This past Sunday, in addition to playing the washboard in church, which was a whole different story of awesome, I arrived early to find that I was supposed to do the Children’s message and had forgotten, so I had to quick come up with something.  We were talking about change, how we change as Christians, how we are called to make change in the world, and how it happens one day at a time.  So, obviously, I decided to talk about my beard with the kids.  At the second service, I only had two little boys come down to the chancel to listen to the children’s message, probably 4 & 6 years old.  They were probably guests or new members, I didn’t recognize them or their parents, and so I am sure this was a difficult experience – coming to the front of a a full church, by themselves, to meet this goofy, tattooed, barely dressed up guy.  So I started explaining to them and the congregation, who was avidly eavesdropping, that I was growing my beard out, trying to leave it uncut for a whole year and that it’s taken 10 months to get to this point.  Then I said that hair is always growing, even now and then I leaned toward to two boys and asked, “Can you see it growing?” The boys looked…and looked…and looked.  Both shook their heads ‘no’, and because I enjoy awkward moments a bit too much, I pushed it, “No? Look again.  Can you see it growing?”  The congregation was chuckling and the older boy stared hard with a twisted face to try to see the slightest sign of change, but not seeing it shook another emphatic ‘no’.  His young brother, on the hand, said confidently, “Yes, I see it!” while nodding vigorously.  Whether it was being put on the spot or the congregation’s eyes on him, either way – I had convinced a boy that he could see my beard growing.  Since then, I have been drunk with power

.Seriously though, as a soon-to-be-father, I have been thinking a lot about this.  The power adults have over kids is astounding!  Part of me wants to teach my kids something crazy like that birds reverse age and grow younger over time, but then the rest of me is terrified because I just know somehow that will come up on a college essay and I will be the reason my child doesn’t go to Harvard.  How do parents deal with this responsibility? It’s something I am thinking a lot about.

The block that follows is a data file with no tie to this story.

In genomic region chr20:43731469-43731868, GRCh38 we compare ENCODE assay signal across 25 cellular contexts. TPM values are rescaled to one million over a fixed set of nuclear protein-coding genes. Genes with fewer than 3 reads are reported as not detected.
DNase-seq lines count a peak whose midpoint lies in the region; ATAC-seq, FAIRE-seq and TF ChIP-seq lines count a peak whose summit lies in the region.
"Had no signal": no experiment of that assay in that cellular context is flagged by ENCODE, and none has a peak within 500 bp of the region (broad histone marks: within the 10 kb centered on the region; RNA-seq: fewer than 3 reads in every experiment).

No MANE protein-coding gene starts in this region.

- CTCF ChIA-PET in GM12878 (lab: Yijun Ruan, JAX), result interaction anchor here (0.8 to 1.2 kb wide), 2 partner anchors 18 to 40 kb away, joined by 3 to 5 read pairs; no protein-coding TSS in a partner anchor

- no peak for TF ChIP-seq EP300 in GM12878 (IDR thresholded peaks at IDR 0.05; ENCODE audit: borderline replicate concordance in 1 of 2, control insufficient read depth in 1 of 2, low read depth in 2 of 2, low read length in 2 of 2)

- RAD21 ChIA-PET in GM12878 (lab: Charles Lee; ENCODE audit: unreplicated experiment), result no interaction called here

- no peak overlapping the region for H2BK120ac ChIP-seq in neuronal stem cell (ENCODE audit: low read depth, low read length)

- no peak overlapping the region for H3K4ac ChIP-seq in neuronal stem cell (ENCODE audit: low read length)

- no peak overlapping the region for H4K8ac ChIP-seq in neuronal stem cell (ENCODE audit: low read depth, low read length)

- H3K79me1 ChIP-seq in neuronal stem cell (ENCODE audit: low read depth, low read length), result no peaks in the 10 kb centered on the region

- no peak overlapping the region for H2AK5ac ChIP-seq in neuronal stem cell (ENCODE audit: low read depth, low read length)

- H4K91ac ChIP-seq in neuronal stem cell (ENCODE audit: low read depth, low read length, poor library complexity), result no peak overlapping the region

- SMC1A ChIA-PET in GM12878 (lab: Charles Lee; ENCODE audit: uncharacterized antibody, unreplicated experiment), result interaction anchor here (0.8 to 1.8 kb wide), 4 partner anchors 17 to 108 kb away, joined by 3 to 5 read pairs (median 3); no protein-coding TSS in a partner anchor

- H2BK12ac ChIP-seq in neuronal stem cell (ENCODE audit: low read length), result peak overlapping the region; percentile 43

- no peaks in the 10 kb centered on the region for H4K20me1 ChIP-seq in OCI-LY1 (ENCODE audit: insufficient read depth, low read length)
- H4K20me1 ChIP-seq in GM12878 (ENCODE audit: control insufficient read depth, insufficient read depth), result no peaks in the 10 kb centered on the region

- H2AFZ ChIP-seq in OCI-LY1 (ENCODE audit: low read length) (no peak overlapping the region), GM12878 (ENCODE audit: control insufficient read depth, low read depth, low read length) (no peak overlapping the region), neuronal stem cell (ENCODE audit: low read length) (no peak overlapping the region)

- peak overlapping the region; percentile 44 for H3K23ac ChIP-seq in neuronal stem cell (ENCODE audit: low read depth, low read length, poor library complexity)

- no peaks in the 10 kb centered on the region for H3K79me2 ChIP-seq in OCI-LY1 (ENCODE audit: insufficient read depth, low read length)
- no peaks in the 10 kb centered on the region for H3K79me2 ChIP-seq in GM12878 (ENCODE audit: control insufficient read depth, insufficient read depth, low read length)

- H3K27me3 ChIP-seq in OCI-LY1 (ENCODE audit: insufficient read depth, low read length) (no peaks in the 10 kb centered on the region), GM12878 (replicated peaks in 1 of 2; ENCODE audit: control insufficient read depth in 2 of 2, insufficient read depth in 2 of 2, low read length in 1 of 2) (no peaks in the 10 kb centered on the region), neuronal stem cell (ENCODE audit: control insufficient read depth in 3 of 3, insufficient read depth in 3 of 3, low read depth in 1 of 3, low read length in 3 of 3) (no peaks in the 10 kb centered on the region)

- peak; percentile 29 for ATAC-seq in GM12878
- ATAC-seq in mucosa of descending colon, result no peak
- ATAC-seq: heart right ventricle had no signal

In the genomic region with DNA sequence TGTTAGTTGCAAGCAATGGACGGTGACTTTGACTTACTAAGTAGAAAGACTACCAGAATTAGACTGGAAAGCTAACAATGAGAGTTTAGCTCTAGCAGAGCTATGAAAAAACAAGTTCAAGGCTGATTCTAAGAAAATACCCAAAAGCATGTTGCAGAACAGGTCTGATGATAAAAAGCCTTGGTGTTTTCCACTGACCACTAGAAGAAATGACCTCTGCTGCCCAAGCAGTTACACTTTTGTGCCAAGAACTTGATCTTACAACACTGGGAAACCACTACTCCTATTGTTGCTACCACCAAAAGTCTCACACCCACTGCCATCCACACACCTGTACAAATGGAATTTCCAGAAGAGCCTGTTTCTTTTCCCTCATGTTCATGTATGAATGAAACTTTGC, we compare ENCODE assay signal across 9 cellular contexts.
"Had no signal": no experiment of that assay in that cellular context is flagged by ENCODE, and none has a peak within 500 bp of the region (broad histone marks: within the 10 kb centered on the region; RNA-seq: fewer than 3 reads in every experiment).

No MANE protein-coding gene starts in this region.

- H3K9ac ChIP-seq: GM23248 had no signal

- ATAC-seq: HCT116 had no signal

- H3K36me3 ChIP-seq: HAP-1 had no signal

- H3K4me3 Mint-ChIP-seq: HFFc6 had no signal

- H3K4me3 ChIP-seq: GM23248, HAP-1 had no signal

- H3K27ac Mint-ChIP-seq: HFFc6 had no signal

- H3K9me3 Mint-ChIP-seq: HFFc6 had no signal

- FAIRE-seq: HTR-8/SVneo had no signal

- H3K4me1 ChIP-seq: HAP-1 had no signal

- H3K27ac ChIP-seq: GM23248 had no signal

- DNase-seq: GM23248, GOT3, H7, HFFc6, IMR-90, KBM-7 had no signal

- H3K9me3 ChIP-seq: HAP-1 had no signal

With my Jr. High youth group, I am constantly leading them astray.  I am their religious teacher, so I teach them solid theology, but anything else is fair game in my book.  I play this sort of mental game, where I tell them something like that twins each have half a brain, because the embryo split and each retained half – this is a real-life example, I have a set of twins, one right handed and the other left, and I explained that it was because of their half-brainedness – and if they repeat it to someone else as fact, I win.  If they don’t and just tell someone their youth minister is a big weirdo, they win (or really, it’s more of a draw because I kind of am).  It’s a lot of fun and keeps me on my feet mentally, trying to tie just enough logic to something so wildly absurd that they may just believe it.

On the opposite side, my Sr. High youth often come to me with the most ridiculous notions about the world that with them I spend most of the time telling them the truth that there’s no time for made-up facts.  On more than one occasion, a teenager has told me that the pastor gets a lot of tips and must be rich, because of all the money in the offering plate.  In their minds, the offering is obviously for the pastor, like tipping a chatty waitress who just told you the key to being a good Christian.  The developing mind is a strange, gullible thing that makes bridges in the most unlikely of places.  Part of me wants to believe that my kid will be wise and witty, smart enough to call me on every silly answer I give and witty enough to roll with it, but the rest of me knows that if I’m not careful, my kids will go to school thinking wind is just tree farts or that all dogs are born knowing German, then tell their whole class and land me in a parent-teacher conference with the school’s counselor present.  It all just seems to be a lot of pressure.

As this is just a glimpse into my recent thoughts with no real conclusion or point, here’s a mini-story to send us on our way:

At youth group one of the teens shouted to the rest of the group wildly, “Who loves youth group?!”, to which all but one of teens present jumped to their feet and waved their hands.  When they all noticed the one girl who had remained seated and quiet, they began to question her loudly, demanding to know what was wrong with youth group and her for not loving it, to which she exclaimed, “Ooooh! I thought you said Youtube!”

…so apparently my youth group is more appealing to teens than Youtube.


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